10. ATM theft case here (“Largest Coordinated ATM Rip-off Ever Nets $9+ Million in 30 Minutes”) via Mike R: “… in reading James Heary's analysis of the event, my blood ran cold. This folks is the future of crime. It's kind of a "clicks and mortar" approach to crime.”
  11. Mike Fratto kicks some ROI butt in “ROI Is Not A Good Justification For Security;” some sore vendor ass tries to argue and Mike beats him up :-)  Time for a 3rd ROI war to commence?
  12. Discussion of “full-auto” patching is baaaaaack: “Should Microsoft Take You out of the Patching Question?” Fun quote: “I have no business making your patch decisions for you and neither does Microsoft. It's your job. And if your decision not to rush the MS08-067 patch resulted in a Conficker outbreak in your enterprise, well you and whoever else is responsible deserve to suffer the consequences. It's not Microsoft's fault; they made a patch available and told you how serious the matter was.”   I think we ARE ready for full-auto patching in SOME products.
  13. Laura’s musing on FISMA are here: “An agency could have exceptional security in place, but if the security mechanisms, controls, policies, and procedures are not well documented, or incorrectly documented, there is a good chance the agency could receive an F. Keeping that in mind, an agency that receives an F could possibly even have better security than an agency that receives a C or a B. If you have mediocre security in place, but you document the security controls, policies, procedures, and contingency plans at least well enough […], it is altogether conceivable that you could receive a better grade than an agency that has nothing documented, but has sound technical security controls in place.” Fun!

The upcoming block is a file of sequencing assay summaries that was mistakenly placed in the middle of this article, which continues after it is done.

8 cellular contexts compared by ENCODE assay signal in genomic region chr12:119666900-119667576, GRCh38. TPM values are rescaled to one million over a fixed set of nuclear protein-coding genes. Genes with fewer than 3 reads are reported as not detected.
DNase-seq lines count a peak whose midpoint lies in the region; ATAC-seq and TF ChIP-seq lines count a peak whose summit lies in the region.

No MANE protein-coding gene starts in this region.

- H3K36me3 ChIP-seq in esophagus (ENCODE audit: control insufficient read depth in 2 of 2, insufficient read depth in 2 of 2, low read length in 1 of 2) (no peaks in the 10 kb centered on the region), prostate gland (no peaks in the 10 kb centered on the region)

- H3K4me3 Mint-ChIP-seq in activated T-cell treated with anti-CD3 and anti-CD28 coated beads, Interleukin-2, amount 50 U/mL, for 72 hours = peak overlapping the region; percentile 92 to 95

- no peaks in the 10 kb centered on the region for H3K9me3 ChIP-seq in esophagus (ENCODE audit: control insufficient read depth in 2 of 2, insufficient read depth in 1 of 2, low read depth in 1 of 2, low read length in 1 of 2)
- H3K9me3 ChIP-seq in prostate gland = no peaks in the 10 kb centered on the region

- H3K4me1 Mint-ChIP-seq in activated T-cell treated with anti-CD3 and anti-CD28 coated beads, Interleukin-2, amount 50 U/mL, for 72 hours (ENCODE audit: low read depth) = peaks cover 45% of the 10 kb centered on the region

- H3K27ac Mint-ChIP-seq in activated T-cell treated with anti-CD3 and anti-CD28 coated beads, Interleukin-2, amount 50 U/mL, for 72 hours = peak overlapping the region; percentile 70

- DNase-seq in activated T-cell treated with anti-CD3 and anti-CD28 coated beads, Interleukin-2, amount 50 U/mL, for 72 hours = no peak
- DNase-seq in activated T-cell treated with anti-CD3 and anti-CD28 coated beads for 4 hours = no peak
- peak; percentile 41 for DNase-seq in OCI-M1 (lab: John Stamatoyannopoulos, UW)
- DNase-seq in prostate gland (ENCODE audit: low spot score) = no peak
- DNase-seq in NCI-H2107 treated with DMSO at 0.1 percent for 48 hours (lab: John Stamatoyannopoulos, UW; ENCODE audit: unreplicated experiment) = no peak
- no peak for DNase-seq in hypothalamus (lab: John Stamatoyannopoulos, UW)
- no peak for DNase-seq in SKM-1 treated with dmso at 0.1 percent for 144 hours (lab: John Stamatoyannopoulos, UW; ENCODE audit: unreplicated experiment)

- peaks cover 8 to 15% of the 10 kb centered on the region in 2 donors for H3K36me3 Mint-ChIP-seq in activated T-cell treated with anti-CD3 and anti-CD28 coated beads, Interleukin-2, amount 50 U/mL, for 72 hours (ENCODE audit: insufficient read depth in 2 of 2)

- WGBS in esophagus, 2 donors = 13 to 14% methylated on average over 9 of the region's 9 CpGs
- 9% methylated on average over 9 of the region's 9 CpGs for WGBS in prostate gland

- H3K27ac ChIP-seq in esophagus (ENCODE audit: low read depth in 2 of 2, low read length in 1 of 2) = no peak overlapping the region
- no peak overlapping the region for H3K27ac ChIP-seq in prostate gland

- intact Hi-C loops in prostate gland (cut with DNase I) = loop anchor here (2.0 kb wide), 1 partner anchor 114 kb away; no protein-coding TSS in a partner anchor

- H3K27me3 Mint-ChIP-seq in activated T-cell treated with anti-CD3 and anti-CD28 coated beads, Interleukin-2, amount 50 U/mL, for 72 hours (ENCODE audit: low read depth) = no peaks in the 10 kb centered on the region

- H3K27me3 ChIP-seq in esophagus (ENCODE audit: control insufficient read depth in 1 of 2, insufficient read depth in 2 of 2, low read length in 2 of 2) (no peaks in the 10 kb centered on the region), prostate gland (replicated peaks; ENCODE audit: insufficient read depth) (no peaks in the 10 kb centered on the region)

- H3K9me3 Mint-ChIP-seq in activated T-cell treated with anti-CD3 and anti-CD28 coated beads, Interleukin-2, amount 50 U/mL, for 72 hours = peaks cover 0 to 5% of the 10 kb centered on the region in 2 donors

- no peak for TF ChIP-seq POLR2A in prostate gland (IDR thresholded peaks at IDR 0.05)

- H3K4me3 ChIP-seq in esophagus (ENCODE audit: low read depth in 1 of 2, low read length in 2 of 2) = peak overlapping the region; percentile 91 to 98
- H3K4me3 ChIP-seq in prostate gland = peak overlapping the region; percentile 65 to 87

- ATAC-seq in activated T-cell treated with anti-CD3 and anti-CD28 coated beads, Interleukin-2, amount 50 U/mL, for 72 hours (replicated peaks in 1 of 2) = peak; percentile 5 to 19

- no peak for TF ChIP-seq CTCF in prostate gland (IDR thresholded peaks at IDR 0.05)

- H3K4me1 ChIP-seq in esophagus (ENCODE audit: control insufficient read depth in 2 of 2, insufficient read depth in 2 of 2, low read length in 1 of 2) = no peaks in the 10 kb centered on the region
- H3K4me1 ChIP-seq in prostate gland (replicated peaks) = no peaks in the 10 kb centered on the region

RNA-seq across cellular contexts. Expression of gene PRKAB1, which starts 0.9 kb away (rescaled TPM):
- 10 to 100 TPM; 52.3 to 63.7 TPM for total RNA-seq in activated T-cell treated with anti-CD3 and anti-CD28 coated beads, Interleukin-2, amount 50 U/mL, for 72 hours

14. Love or hate survey, here is one more: “Latest Javelin Research Shows Identity Fraud Increased 22 Percent, Affecting Nearly Ten Million Americans: But Consumer Costs Fell Sharply by 31 Percent
  15. Gunnar Peterson sadly reflects in “Why Start Now?” that time to revisit old security models is NOT now, but 9 years ago :-) And flashes his now-legendary “firewalls+SSL” chart…

Special compliance section:

  1. First, “PCI Experts Around Every Corner,“ a fun read.
  2. Martin on “Evaluating the cost of PCI” has some fun links to think about: “When I was a security manager, I loved PCI because it gave me a really good reason to spend the money on the technologies I knew needed to be in place.” Another good one from him is “Are credit cards worth the risk?” with this useful reminder “Realistically, the option of ignoring PCI is there, but it’s something that is almost guaranteed to bite you eventually, not to mention the ethics and morality of a security professional ignoring security compliance.”
  3. pci actually never fails” argues with some of the points made  in previous PCI writing.
  4. A very nice intro to PCI DSS 1.2 is “PCI DSS v1.2 in a Nutshell
  5. Thanks for reminding us that “The true intent of PCI compliance is NOT to pass an audit.” It kinda belongs in the Heartland saga (1,2,3,4), but I am not, NOT, NOT doing “On Heartland V.” Quote: “If PCI DSS requirements are implemented according to their true intent—improve security to reduce risk of compromise—we should seldom hear about massive breaches and data compromise from organizations that passed their PCI DSS audit.”


Dr Anton Chuvakin